Planning to watch the big game this weekend? If you’re rooting for the Baltimore Ravens (or the San Francisco 49ers), pay attention if your heart starts pumping during a crucial play. There may be a link between the Super Bowl and your heart health. Doctors say the warning signs of a heart attack – dizziness, chest pain, labored breathing, nausea – are similar to symptoms of an adrenaline rush or over-eating.
Several sports studies from around the world have found watching exciting sports events, like the Olympics and the World Cup, can stress the heart and temporarily worsen heart problems.
Another concern is for the fan who doesn’t want to miss a minute of the game. Some hospitals have reported that people who are having heart problems often wait until the game is over before seeking medical attention… and emergency physicians see a surge in visits right after the end of the Super Bowl. If you or someone you love is experiencing symptoms of a heart attack, do not delay. Call 911 immediately. Every minute of a cardiac event damages heart muscle.
Keep an eye on those Super Bowl snacks, too. Heart health can be improved with diet. We’re not saying skip the chips and dip, but think about adding a fruit and veggie platter and go easy on salty and fatty food. Try placing unhealthy snacks farther away so you have to put in more effort to get to them. Sodium (salt) can cause your body to retain too much fluid, making it harder for your heart to pump. The trans fats in your cheesy nachos or dessert could affect the lining of the arteries, contribute to high cholesterol and increase risk of heart disease.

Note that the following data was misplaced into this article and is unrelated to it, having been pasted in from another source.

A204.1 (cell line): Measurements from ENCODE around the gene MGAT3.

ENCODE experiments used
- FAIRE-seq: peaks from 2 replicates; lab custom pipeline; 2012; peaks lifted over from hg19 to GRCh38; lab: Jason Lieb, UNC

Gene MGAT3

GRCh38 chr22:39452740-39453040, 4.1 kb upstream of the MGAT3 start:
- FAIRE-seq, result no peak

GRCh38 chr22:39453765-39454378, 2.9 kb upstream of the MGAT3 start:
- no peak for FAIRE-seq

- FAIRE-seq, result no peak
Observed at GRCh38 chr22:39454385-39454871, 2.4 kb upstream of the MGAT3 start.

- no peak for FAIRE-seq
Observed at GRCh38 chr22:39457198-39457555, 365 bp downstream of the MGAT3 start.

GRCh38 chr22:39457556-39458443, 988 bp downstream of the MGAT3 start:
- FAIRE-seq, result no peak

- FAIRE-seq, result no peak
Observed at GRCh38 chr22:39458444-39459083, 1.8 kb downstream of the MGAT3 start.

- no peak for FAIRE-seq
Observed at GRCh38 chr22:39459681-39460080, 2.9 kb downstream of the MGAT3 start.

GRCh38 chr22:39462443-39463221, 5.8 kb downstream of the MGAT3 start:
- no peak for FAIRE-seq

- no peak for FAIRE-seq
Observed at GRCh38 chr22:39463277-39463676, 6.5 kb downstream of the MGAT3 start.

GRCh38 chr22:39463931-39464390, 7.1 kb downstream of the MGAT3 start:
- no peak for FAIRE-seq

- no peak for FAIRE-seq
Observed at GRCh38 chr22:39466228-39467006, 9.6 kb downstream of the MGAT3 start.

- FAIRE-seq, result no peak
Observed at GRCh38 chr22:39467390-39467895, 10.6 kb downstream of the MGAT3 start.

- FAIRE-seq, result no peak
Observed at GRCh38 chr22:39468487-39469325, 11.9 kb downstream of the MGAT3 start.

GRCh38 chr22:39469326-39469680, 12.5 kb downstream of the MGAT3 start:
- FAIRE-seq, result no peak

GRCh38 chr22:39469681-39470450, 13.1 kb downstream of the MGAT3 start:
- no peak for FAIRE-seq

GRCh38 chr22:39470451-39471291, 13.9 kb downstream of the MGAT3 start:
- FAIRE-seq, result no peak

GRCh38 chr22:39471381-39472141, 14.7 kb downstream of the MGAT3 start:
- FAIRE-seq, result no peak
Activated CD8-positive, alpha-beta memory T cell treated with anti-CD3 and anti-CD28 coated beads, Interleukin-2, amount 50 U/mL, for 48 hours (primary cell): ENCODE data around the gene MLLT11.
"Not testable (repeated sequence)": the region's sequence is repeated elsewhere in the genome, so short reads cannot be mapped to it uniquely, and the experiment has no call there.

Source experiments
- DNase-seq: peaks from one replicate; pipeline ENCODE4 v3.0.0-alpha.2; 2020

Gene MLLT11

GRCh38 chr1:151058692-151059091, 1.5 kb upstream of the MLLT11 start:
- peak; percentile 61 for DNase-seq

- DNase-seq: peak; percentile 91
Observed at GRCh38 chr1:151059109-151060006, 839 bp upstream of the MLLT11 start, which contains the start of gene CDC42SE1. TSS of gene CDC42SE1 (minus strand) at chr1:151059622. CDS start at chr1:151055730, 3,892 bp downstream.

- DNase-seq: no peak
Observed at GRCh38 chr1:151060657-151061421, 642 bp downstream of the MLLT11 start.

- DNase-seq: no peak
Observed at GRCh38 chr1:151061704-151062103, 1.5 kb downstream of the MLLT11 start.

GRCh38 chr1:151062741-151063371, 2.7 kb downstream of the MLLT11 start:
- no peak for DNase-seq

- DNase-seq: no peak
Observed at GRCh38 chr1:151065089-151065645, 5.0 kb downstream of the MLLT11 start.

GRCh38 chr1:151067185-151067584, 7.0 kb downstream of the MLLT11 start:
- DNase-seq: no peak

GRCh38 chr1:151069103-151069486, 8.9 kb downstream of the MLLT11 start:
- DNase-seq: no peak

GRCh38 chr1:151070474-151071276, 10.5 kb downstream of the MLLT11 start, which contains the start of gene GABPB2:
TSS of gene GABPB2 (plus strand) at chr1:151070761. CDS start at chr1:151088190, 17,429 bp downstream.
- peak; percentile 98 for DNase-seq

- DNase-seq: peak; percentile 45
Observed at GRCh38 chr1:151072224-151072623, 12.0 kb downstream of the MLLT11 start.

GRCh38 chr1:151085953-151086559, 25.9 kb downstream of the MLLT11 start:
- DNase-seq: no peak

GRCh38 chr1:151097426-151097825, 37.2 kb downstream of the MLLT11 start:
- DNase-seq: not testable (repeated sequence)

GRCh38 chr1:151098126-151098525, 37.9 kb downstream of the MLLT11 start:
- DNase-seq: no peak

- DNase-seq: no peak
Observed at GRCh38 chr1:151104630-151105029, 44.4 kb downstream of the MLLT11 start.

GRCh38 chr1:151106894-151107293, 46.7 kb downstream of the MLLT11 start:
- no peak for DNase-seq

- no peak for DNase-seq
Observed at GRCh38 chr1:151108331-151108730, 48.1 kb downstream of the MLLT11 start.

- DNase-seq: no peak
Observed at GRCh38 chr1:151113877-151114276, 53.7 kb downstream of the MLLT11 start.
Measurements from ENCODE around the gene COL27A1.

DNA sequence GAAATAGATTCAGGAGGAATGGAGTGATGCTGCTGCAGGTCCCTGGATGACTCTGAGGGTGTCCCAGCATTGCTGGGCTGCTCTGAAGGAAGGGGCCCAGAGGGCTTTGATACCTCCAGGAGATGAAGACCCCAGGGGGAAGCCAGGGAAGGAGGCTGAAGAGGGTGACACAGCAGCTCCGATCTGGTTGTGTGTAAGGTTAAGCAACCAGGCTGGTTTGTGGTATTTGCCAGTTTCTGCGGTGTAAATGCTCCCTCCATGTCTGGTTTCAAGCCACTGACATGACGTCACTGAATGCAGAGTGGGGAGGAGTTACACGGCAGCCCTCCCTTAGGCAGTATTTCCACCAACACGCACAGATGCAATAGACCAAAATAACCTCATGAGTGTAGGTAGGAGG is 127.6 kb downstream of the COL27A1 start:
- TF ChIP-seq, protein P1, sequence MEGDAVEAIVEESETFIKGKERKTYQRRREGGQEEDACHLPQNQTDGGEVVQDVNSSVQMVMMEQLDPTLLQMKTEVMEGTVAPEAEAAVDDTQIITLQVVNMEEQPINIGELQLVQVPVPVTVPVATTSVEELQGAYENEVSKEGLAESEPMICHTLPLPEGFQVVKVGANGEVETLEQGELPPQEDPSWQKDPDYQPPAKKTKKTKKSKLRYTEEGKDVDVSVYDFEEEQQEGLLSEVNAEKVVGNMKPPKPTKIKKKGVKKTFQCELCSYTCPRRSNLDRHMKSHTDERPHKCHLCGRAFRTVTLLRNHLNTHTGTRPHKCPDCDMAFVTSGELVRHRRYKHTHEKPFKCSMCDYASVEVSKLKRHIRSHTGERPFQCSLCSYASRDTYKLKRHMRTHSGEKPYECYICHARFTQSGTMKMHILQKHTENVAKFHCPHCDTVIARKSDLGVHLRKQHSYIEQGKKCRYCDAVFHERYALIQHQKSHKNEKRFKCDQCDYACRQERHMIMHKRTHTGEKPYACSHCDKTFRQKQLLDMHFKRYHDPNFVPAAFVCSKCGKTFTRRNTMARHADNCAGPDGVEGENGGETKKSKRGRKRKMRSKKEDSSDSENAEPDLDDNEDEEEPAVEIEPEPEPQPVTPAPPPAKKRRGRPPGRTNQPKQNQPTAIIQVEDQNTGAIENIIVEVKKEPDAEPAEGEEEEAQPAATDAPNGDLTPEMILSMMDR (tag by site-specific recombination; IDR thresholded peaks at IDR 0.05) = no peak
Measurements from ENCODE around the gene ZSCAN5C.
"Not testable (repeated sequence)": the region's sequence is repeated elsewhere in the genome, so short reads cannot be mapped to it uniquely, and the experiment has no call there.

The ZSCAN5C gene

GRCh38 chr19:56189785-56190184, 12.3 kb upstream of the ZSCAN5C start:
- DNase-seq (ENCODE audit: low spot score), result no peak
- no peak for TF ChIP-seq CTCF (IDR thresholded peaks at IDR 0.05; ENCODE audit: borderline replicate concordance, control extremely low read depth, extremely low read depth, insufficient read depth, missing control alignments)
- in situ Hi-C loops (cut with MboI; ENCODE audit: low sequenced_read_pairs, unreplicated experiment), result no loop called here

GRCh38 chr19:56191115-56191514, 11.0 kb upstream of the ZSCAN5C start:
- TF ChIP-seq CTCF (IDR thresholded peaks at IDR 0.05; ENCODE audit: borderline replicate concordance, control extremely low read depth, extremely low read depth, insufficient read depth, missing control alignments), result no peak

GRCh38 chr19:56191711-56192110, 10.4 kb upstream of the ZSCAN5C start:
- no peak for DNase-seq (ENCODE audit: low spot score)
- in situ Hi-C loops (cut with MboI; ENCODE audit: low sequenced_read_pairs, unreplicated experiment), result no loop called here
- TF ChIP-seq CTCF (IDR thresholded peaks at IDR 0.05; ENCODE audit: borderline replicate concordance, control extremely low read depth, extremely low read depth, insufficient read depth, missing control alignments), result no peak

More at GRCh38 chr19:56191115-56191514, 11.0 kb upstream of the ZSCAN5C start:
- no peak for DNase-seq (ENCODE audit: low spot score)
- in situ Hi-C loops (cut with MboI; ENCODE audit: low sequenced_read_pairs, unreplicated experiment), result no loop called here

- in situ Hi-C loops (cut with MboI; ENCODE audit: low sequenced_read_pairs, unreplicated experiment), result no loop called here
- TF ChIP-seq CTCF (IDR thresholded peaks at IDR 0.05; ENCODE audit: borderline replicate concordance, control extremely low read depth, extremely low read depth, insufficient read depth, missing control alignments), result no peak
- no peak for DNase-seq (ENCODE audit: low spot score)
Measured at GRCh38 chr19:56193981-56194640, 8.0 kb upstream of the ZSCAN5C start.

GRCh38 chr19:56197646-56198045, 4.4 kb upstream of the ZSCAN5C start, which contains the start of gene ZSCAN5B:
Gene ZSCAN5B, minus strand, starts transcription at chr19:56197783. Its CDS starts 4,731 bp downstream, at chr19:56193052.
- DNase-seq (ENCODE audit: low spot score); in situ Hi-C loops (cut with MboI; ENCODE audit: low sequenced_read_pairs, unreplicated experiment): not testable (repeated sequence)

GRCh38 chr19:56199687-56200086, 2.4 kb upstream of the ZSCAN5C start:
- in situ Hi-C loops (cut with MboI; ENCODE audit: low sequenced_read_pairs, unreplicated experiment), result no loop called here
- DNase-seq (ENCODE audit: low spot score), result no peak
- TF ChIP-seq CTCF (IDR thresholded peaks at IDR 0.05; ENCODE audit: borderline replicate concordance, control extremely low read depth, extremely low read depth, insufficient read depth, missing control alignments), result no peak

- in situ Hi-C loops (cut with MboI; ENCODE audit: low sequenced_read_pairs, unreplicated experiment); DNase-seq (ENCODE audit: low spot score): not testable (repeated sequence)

There are risk factors that we may be born with that increase our risk of developing heart disease, such as:
- Family history of heart disease
- Age and menopause
- Inherited high blood pressure
- Type I diabetes
- Race/ethnicity (African American, Latina and Native American women are more likely to have heart disease risk factors.)
That’s why it’s important to control the risk factors we CAN change. These include:
- Being overweight
- Being physically inactive
- Acquired high blood pressure
- Acquired high cholesterol
- Type II diabetes
It’s important to have a conversation with your doctor about your heart health. During the Super Bowl – and everyday, really – be sure to take your regular medications as prescribed, eat in moderation, and pay attention to what could be the warning signs of a heart attack or stroke. Don’t delay medical care. The emergency departments at Shady Grove Adventist Hospital, Washington Adventist Hospital and the Shady Grove Adventist Emergency Center at Germantown are here for you, 24 hours a day. And go Ravens! Or Niners.